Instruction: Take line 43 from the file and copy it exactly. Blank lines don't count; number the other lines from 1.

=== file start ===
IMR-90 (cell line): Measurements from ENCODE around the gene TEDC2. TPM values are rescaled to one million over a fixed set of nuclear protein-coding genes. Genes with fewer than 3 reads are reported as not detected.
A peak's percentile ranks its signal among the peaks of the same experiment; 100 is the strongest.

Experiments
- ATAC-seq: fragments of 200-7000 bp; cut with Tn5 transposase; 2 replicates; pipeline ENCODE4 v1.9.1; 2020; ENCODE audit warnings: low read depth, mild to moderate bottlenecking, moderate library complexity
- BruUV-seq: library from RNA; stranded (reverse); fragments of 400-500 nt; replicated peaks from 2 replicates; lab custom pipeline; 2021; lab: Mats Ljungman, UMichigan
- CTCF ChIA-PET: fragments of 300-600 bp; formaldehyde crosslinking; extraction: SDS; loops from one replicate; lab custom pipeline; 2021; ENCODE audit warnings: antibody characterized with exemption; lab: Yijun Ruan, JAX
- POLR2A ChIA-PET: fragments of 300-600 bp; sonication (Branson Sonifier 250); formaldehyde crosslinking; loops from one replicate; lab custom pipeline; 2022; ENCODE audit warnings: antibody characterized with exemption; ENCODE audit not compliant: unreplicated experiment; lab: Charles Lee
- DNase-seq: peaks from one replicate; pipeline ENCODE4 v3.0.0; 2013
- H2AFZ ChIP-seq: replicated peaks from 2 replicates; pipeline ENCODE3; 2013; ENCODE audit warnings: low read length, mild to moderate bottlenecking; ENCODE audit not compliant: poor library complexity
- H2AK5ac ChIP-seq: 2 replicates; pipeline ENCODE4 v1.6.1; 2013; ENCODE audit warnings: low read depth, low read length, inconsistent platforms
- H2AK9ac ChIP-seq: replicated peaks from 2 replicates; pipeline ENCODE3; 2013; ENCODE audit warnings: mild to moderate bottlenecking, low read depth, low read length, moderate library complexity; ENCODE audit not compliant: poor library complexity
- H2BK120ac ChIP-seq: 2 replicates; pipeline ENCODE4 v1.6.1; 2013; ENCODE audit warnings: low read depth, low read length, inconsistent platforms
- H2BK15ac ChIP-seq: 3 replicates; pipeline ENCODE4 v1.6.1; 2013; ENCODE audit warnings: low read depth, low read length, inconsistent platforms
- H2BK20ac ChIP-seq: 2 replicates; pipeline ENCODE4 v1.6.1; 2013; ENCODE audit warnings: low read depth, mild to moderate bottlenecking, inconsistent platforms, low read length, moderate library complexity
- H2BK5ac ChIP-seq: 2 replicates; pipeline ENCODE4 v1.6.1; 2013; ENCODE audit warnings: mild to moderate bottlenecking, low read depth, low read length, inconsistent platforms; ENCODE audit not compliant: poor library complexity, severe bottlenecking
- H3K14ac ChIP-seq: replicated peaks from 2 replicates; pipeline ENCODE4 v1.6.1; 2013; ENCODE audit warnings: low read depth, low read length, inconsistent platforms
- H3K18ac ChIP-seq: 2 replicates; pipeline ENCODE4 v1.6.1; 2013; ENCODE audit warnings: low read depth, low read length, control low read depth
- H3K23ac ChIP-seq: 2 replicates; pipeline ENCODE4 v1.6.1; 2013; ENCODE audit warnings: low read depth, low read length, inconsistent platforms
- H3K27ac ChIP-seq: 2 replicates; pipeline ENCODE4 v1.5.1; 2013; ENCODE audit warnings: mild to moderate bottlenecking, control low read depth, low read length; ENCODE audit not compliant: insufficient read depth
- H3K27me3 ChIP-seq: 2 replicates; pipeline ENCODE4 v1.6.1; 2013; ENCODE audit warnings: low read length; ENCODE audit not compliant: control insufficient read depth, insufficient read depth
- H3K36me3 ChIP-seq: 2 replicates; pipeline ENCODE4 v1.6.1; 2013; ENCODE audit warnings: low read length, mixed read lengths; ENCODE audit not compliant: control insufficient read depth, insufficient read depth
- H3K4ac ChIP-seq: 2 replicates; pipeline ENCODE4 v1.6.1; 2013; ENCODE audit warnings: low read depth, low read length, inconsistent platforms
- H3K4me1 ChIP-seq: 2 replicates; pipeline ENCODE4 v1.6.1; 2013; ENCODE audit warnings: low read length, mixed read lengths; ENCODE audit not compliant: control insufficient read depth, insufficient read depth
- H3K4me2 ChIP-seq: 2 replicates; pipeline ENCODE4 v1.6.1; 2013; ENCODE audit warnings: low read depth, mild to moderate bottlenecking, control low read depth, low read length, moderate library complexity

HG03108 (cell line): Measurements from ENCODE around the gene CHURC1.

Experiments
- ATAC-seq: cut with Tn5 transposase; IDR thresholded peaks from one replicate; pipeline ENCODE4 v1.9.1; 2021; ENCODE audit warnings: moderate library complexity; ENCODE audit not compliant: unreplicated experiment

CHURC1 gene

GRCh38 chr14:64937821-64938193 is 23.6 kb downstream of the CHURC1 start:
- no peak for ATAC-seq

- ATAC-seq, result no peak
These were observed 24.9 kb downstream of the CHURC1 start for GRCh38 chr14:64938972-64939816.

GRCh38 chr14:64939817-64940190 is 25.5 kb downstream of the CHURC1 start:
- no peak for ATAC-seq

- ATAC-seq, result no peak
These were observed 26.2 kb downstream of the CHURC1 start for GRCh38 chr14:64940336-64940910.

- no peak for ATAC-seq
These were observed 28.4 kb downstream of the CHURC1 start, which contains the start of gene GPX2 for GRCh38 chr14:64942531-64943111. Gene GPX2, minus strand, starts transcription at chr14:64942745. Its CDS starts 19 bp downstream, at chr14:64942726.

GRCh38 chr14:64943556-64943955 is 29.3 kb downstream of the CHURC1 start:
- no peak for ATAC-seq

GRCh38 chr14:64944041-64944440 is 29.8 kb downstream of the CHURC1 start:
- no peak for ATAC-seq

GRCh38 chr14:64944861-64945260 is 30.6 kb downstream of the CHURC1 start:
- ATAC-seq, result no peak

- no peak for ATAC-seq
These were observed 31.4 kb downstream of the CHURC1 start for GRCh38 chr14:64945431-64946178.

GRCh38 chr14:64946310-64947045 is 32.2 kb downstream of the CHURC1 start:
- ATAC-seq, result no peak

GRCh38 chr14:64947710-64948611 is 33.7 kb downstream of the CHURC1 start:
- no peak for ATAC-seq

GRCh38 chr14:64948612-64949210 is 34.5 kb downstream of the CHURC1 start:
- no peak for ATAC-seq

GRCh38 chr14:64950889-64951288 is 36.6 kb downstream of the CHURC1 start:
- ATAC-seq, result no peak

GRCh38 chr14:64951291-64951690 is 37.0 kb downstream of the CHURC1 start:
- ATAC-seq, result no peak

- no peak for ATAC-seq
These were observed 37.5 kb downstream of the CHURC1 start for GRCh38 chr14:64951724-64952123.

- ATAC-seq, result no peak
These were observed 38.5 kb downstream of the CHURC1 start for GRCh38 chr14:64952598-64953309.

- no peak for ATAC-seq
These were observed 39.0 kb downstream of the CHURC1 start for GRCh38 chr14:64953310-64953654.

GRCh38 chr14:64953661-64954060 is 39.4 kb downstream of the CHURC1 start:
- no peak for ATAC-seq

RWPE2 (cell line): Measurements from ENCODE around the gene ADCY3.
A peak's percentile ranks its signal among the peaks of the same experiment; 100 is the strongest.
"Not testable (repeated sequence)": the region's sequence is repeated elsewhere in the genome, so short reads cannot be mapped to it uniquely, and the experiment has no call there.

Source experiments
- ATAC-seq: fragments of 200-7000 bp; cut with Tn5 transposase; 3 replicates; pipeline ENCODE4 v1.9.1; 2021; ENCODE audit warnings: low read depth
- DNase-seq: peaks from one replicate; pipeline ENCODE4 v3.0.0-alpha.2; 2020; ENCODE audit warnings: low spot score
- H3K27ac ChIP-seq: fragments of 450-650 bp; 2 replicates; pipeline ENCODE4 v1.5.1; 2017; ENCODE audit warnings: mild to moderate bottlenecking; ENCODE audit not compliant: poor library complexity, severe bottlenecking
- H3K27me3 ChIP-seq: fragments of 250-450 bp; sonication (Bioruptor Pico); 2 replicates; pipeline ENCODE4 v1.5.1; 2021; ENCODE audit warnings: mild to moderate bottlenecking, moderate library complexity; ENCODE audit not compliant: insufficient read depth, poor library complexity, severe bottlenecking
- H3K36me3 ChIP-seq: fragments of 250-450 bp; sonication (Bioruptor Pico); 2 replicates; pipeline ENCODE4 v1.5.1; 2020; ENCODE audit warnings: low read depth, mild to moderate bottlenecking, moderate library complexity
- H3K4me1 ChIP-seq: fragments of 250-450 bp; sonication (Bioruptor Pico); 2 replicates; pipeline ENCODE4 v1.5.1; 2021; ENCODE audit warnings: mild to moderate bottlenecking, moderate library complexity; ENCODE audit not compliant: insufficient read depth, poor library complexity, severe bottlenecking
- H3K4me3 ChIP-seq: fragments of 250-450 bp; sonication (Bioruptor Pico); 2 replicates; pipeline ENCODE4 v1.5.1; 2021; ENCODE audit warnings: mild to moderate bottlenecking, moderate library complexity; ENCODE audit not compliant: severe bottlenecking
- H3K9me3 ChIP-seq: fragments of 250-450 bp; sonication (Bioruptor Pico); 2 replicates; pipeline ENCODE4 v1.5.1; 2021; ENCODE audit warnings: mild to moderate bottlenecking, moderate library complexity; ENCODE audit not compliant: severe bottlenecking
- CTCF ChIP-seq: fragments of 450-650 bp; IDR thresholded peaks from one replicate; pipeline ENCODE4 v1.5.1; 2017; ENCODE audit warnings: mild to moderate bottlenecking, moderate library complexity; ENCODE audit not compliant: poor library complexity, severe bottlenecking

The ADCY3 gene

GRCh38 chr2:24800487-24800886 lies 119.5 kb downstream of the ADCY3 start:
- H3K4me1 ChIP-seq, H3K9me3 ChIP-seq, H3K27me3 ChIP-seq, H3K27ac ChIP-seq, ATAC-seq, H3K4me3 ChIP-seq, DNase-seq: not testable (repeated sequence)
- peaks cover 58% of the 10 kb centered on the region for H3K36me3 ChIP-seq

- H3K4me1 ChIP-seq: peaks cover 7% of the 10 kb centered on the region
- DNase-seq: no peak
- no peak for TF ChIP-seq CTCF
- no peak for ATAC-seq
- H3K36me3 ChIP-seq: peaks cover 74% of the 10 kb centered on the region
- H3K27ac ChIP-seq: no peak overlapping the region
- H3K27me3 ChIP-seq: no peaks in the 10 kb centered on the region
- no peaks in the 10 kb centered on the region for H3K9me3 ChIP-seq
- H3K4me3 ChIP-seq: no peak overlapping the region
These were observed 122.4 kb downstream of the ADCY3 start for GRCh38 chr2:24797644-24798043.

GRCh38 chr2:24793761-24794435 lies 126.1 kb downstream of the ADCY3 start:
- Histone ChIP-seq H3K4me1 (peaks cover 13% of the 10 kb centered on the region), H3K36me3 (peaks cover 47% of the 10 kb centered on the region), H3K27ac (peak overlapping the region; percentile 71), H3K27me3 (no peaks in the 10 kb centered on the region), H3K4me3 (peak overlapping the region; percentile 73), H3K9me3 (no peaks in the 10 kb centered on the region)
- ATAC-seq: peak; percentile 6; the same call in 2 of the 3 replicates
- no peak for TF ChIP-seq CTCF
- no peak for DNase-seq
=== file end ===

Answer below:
GRCh38 chr14:64944861-64945260 is 30.6 kb downstream of the CHURC1 start: